The Executive Secretary of the National Institute for Cultural Orientation (NICO), Dr. Barclays Foubiri Ayakoroma, on Thursday, 27th February, 2014, defended the Institute’s budget performance for Year 2013 before the nation’s highest law-making body, The Senate, at the National Assembly Complex, Abuja, the Federal Capital Territory.
Presenting before members of the Senate Committee on Culture & Tourism, chaired by Senator Ahmed Hassan Barata, details of the income and expenditure profile of the Institute in 2013, Ayakoroma decried the paltry provision in NICO’s capital budget, which, he said, affected Institute’s programmes and activities scheduled for last year.
“Let me quickly mention that because of the very little provision in the capital budget, most of our programmes had been affected, even our research works have been affected though we had tried our best to ensure that our regular programmes are going on as scheduled,” he said.
Continuing, the ES stated: “We are faced with the envelop system; so, whatever is provided is what we are made to account for and it is quite unfortunate that even the little that was provided in the capital budget last year, out of the paltry sum, only about 77 per cent was released.”
Ayakoroma, however, said despite the numerous challenges faced by the Institute as a result of inadequate budgetary provisions, the NICO Training School has continued to operate fully as well as the Institute’s workshop series but lamented that the frequency with which NICO is supposed to package such programmes has not been realized.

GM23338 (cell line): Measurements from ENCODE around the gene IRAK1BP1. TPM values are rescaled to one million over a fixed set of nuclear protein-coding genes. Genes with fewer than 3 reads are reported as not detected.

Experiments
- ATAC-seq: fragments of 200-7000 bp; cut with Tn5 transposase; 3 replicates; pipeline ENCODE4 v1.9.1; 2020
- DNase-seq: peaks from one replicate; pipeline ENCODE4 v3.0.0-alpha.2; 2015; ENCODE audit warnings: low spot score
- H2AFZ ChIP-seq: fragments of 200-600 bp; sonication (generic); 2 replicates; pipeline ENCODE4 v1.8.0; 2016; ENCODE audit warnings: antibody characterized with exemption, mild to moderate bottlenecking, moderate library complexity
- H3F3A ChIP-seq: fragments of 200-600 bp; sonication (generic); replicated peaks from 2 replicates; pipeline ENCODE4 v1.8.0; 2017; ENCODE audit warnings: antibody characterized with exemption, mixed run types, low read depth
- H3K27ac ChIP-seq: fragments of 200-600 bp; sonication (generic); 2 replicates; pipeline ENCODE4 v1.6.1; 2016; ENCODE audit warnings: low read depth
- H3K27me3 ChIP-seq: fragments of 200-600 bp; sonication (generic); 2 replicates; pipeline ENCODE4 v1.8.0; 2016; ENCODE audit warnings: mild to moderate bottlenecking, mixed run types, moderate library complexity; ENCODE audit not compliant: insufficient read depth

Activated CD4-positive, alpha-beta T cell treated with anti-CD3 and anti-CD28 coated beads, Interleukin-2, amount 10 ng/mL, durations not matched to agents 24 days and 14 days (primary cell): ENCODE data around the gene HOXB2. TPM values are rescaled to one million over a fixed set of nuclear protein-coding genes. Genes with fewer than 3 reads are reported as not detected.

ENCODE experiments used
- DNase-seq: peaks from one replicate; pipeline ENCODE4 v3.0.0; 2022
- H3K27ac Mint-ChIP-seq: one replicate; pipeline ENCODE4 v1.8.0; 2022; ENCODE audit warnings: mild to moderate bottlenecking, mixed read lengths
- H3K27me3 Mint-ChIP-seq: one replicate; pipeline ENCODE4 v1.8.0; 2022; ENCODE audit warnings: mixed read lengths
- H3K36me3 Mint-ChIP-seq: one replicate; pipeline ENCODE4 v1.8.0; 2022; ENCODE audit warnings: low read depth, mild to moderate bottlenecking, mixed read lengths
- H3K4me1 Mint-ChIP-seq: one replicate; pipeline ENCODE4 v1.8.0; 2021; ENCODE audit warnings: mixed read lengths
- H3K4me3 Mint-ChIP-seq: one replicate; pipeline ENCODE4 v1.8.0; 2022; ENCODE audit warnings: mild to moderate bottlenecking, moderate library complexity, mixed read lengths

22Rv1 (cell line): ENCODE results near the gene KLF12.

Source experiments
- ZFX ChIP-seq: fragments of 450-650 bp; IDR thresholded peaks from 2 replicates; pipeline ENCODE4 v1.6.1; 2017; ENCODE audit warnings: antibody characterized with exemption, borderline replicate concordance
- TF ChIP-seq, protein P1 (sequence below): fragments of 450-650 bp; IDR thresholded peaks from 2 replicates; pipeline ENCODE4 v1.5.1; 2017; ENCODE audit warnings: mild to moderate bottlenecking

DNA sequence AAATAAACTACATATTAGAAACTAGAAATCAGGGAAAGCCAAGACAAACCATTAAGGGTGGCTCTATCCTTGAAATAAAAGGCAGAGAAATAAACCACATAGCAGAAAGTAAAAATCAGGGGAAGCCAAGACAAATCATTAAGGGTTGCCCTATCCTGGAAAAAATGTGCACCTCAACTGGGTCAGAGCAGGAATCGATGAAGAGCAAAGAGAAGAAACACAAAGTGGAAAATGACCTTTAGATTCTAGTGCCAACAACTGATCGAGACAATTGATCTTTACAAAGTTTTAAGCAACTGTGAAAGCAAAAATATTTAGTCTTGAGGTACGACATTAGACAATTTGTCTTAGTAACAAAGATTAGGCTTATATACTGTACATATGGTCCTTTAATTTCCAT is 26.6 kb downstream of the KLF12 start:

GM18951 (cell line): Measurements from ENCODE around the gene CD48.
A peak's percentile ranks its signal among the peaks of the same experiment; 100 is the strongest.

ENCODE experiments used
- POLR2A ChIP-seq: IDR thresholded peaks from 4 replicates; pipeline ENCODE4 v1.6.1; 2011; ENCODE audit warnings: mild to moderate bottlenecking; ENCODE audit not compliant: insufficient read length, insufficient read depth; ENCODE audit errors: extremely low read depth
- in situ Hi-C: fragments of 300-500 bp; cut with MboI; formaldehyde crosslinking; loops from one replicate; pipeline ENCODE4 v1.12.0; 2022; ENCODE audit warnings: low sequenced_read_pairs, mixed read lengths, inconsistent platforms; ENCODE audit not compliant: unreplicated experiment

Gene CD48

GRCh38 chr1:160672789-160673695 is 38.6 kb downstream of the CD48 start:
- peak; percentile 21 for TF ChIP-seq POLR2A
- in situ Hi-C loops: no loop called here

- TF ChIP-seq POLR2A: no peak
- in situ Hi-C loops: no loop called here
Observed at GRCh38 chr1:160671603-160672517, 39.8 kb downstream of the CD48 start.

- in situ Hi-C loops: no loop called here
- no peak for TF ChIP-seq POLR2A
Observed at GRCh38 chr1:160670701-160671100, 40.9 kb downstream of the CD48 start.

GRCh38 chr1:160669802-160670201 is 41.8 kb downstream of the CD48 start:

He intimated the committee members on the state of the NICO Training School complex in Kuje, saying, “Almost all the buildings are completed except that there is no access road which is our major challenge and we are still trying to see how the Federal Capital Territory Administration can wade in through their Satellite Areas Development programme to construct the access road linking us to the outside world so that the complex could be put into full use.”
Speaking earlier, the Chairman of the Committee, Senator Ahmed Hassan Barata had expressed regret that the envelop system adopted by government in the release of budgetary allocations to MDAs was grossly inadequate, stating that with the system, it will be very difficult for the ministry and its parastatals to perform effectively.
Barata, who said the Culture and Tourism Ministry has much work to do in terms of giving Nigerians the needed orientation, information and enlightenment, maintained that it is in doing so that the country can indeed experience the much needed peace.
“The ministry plays a fundamental role when talking about norms; yet the unfortunate thing is that we are not propagating our programmes well. We feel bad that the envelop given to you is small and inadequate; but you really have to do an extra work by involving the media to hype the activities of the ministry and its parastatals so that the people will know and understand what you are doing.”
However, the Honourable Minister of Tourism, Culture and National Orientation, Chief Edem Duke, who was represented by the Permanent Secretary, Mrs. Nkechi Ejele, at the budget defence because of the exigency of his job, was refused hearing by the committee members, saying he has to personally brief the committee on the ministry’s 2013 budget performance as well as defend its 2014 budget on Tuesday, 4th February.
The National Council for Arts and Culture under the leadership of Mr. M.M. Maidugu was another parastatal under the Federal Ministry of Tourism and Culture that defended its budget before the committee, which had Senators Ahmed Hassan Barata, Hosea Agboola, Babafemi Ojudu, and Abubakar Umar Tutare sitting.
The ES was accompanied the Director of Finance and Accounts, Mr. Godson Ordu, Acting Director, Office of the Executive Secretary, Mr. Nelson Campbell, and Acting Director, Orientation and Cultural Affairs, Mr. Alex Omijie alongside other support staff in the office of the Executive Secretary.